Tomeka Harps hadn’t seen a doctor in five years, despite a history of abnormal Pap tests that showed precancerous cells in her cervix. The mother of three didn’t have health insur- ance and found her medical appointments at he community health clinic to be inconve- nient and impersonal. “It was just a hassle and it took so much time,” says the 34-year-old Brandon, Mississippi, resident. “You never had one- on-one with the doctor in a personal way. They didn’t know me from the man in the
moon, so I just stopped going.”
But Harps never misses a Sunday service at New Horizon
Church in Jackson. When a nurse in her congregation men-
tioned a cancer screening event that offered same-day results at
the University of Mississippi Medical Center (UMMC) Cancer
Institute clinic in Jackson, Harps put the event on her calen-
dar. The free event—which featured breast and cervical cancer
screenings and melanoma skin checks—also provided lunch,
entertainment for children, an opportunity to meet with a
financial adviser, and cooking and exercise demonstrations.
After her Pap test, Harps found herself waiting for the
results. “I thought they forgot about me,” she says, noting that
people she knew from church had come and gone. That’s when
she was escorted into a room and told she had cervical cancer.
“It was the worst day of my life, but it was the best day, too,”
Harps says. “I have never in all my life been treated so kindly.”
Nurses stayed late to comfort her and call her husband, and
staff from the county health department helped her sign up for
health insurance through Medicaid.
Within days of the screening, Harps had seen an oncologist,
and by the end of the week, she had a treatment plan for her
stage IIB cervical cancer. She completed treatment—which
included radiation, chemotherapy and brachytherapy—at
UMMC Cancer Institute in May 2017.
Stephen Raab, a pathologist at UMMC, decided to plan the
event to help medically underserved communities in the area.
Mississippi has the highest percentage of people living below
the poverty line of any state in the Union. In addition, from
2000 to 2014, the state ranked 50th out of 51 for cancer mortality out of 50 states and the District of Columbia. The event
that Harps attended, called “See, Test & Treat,” was sponsored
by the CAP Foundation, the charitable arm of the College of
HOW IS YOUR STATE DOING?
To learn more about where your state ranks in cancer incidence,
mortality, screening, vaccination and smoking, visit State Cancer Profiles
( statecancerprofiles.cancer.gov), a website of the National Cancer
Institute and the Centers for Disease Control and Prevention.
“Cervical cancer is a
disease if you can catch
a cervical abnormality
early,” says Karim Sirgi, a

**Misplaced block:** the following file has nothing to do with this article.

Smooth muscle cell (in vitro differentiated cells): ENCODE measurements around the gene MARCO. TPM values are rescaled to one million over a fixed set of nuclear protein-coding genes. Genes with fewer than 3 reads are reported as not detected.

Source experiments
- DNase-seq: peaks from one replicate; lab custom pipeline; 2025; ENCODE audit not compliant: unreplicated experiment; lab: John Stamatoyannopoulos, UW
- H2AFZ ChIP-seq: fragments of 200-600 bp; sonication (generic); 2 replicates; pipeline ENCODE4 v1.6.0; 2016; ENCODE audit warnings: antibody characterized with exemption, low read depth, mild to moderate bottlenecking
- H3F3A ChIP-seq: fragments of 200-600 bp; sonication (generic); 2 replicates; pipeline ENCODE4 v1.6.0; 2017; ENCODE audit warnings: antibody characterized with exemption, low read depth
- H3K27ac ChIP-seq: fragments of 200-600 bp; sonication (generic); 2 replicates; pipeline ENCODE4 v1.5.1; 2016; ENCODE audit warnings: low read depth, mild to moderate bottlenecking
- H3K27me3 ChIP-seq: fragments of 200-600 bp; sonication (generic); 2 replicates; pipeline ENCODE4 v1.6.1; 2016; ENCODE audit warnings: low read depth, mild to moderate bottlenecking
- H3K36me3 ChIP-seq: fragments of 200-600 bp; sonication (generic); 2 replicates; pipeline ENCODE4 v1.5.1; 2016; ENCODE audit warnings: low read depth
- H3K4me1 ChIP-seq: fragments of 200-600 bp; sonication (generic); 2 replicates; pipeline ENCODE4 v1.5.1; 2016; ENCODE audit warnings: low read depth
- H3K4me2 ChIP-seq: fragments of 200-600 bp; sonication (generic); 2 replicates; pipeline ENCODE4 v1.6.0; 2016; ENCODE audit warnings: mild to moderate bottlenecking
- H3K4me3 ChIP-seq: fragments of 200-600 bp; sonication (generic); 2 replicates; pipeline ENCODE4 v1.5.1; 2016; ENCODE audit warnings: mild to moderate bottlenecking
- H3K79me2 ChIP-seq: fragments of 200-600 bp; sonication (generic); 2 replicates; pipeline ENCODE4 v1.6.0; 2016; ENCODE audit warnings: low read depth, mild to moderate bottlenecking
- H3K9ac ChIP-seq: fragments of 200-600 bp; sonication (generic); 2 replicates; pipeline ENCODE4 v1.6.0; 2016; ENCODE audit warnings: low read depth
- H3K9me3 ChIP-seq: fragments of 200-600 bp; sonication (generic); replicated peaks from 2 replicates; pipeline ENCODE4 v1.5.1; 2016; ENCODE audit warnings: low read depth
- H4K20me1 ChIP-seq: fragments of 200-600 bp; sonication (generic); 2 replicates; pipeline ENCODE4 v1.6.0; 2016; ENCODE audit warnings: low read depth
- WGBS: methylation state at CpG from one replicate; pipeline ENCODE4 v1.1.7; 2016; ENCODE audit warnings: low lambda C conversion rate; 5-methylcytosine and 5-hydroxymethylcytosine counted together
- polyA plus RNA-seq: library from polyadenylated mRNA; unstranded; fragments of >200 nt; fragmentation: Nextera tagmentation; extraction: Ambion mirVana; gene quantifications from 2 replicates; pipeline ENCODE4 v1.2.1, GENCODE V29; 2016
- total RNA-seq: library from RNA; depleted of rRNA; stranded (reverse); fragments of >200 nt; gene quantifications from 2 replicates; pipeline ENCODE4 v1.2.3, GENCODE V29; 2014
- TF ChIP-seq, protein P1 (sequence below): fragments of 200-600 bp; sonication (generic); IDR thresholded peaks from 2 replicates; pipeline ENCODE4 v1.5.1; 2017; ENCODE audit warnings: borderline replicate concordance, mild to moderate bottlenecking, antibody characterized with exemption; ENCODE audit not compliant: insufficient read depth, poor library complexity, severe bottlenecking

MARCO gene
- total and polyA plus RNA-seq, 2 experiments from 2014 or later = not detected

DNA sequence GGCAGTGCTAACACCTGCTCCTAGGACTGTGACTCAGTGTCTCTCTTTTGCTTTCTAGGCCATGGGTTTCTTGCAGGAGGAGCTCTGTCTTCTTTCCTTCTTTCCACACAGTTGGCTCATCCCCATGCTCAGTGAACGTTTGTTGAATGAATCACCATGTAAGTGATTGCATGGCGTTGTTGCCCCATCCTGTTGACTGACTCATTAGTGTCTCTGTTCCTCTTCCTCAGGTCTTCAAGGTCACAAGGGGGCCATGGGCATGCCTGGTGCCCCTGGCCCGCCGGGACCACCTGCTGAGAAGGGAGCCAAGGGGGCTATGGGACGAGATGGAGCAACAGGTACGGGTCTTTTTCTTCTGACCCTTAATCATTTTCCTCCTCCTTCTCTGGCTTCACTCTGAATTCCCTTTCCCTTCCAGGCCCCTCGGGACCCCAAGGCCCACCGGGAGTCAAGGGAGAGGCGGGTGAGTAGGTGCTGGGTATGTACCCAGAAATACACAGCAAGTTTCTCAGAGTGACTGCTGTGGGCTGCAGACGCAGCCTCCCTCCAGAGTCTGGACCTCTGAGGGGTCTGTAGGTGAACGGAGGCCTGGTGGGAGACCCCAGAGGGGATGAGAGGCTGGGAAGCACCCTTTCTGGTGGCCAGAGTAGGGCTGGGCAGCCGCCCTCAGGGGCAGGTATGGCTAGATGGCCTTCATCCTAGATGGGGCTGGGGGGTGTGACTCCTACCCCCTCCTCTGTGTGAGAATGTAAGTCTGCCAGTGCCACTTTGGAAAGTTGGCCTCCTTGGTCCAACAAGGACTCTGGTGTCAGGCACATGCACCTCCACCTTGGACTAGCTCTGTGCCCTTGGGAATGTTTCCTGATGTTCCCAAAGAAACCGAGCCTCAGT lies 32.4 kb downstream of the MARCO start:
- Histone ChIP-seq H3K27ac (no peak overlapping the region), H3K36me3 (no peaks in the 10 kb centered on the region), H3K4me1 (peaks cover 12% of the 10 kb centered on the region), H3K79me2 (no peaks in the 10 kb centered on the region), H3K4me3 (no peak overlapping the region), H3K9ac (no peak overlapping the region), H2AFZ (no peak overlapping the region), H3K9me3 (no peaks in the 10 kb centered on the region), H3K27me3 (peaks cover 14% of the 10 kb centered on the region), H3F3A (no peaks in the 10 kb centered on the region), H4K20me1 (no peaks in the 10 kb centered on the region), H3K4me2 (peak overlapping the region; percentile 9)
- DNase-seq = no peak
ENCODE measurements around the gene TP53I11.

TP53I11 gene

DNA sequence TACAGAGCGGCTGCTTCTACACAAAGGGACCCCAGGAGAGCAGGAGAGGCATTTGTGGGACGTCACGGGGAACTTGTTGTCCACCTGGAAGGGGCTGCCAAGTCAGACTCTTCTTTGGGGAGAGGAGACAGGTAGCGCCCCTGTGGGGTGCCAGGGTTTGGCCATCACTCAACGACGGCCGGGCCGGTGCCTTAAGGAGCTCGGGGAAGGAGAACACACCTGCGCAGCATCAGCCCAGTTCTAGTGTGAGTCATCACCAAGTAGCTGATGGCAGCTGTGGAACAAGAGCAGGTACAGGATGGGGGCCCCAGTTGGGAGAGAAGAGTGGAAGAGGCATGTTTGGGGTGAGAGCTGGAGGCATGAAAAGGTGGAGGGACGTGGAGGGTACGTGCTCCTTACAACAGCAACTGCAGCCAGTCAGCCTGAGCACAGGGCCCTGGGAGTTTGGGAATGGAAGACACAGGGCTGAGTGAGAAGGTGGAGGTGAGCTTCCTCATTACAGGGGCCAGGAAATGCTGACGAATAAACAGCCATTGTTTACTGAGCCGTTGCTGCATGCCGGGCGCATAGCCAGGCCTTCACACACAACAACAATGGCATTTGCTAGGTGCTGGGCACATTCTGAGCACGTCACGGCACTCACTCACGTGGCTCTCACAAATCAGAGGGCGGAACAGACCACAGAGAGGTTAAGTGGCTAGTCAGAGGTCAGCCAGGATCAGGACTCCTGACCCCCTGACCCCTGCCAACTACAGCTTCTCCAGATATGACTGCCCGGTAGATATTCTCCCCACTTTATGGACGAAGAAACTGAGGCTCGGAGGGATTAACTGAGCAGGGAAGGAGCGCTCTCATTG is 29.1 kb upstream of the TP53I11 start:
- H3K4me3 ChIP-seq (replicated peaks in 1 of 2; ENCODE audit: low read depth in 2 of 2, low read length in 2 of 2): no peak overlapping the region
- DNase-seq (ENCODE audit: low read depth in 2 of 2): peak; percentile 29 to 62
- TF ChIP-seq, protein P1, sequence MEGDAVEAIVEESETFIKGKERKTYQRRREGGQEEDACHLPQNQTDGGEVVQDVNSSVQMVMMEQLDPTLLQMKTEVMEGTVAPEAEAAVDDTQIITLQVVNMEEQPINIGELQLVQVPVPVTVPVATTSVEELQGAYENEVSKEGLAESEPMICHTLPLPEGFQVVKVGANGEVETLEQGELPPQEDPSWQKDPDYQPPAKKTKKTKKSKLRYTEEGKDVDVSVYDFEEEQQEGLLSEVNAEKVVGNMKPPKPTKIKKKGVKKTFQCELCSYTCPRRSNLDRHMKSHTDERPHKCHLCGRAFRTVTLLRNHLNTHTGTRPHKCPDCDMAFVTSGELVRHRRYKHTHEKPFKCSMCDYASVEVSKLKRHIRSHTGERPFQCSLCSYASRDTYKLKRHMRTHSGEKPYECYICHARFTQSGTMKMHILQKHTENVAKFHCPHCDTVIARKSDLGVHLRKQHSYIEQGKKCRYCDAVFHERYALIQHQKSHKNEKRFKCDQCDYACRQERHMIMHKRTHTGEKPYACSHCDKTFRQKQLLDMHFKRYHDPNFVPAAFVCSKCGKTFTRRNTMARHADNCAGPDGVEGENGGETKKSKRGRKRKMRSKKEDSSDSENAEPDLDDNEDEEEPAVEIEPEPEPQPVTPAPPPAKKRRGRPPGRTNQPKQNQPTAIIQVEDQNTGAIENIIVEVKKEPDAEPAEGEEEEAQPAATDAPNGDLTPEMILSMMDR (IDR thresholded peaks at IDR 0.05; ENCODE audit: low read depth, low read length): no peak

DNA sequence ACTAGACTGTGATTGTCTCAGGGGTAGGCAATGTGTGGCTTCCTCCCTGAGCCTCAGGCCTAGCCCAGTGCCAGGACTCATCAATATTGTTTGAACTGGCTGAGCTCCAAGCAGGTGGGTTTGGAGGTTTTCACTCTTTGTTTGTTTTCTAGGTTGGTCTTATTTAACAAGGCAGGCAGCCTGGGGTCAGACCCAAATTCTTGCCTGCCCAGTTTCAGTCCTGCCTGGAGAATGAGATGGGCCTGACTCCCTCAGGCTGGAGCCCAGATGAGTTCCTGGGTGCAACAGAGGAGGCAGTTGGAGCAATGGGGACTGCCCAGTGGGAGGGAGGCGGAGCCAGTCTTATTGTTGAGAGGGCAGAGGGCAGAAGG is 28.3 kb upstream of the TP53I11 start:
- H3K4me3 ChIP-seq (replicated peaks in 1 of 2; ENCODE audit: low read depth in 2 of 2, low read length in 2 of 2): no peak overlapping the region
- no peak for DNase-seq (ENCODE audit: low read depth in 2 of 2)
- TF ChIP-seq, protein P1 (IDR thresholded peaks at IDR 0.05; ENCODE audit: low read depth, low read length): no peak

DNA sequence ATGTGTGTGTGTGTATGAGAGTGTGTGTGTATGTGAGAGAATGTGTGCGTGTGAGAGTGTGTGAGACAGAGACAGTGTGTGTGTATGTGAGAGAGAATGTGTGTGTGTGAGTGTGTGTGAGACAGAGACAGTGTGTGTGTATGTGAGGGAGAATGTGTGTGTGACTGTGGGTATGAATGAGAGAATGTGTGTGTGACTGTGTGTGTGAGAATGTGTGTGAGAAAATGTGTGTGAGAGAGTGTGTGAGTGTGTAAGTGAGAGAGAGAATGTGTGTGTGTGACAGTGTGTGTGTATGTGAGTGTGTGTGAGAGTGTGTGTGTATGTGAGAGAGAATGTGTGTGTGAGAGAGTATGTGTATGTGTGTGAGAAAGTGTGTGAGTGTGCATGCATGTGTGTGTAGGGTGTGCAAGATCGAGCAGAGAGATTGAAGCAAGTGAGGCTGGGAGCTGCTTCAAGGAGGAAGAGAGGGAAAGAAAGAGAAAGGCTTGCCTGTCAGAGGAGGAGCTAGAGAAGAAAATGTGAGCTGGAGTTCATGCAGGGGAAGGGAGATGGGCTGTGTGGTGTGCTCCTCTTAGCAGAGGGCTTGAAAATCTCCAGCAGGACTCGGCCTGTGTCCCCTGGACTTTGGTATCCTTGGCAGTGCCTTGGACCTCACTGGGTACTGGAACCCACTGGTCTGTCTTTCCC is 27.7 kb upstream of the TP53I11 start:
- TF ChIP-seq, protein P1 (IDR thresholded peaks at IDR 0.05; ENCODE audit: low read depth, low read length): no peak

pathologist and president
of the CAP Foundation. “And breast cancer is treatable if detected
early, so that’s our [rationale] in focusing on these two.”
Programs like “See, Test & Treat” fall under the wide
umbrella of cancer control—efforts to reduce the burden of
cancer through screening, vaccinations and public education
campaigns that emphasize healthy behaviors. These initiatives,
which often are part of a statewide cancer control plan, rely on
the cooperation of community members, hospitals, advocacy
groups and government at all levels.
The best-known example of a cancer control effort is the
group of initiatives put in place since the release of the 1964 U.S.
Surgeon General’s report, Smoking and Health. The trailblazing
report directly linked smoking to lung cancer. Since then, the
proportion of U.S. adults who smoke has dropped from more
than 42 percent in 1965 to just 15 percent in 2015. However,
smoking is still the leading cause of preventable death in the
U.S. (See “The Ebb and Flow of Tobacco Control” on pg. 44.)
A FIRST IN THE FIRST STATE
Cancer control efforts often focus on cancers that carry the greatest burden and are associated with proven strategies for making
an impact on incidence and mortality. “In the domain of cancer
control, you always have to start with tobacco control because it has
the greatest impact, and then you work your way down the list of
major cancer domains, including colorectal cancer screening, HPV
vaccination, and obesity as a risk factor for many types of cancer,”
says Robert T. Croyle, director of the National Cancer Institute
(NCI) Division of Cancer Control and Population Sciences.
In 2016, experts noted that colorectal cancer screening,
human papillomavirus (HPV) vaccination and increased
tobacco control efforts could avert approximately 390,000 new
cancer cases and 318,000 cancer deaths in the U.S. each year.
The statistics, included in a report released by the National
Cancer Moonshot Initiative, were cited to support recommendations for accelerating cancer research and spurring progress